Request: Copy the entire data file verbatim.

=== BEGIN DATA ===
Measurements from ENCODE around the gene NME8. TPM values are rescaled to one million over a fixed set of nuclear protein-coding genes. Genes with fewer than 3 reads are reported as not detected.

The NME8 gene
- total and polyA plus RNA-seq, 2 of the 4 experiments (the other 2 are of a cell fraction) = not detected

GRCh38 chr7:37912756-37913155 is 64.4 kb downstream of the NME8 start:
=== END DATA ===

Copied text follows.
Measurements from ENCODE around the gene NME8. TPM values are rescaled to one million over a fixed set of nuclear protein-coding genes. Genes with fewer than 3 reads are reported as not detected.

The NME8 gene
- total and polyA plus RNA-seq, 2 of the 4 experiments (the other 2 are of a cell fraction) = not detected

GRCh38 chr7:37912756-37913155 is 64.4 kb downstream of the NME8 start: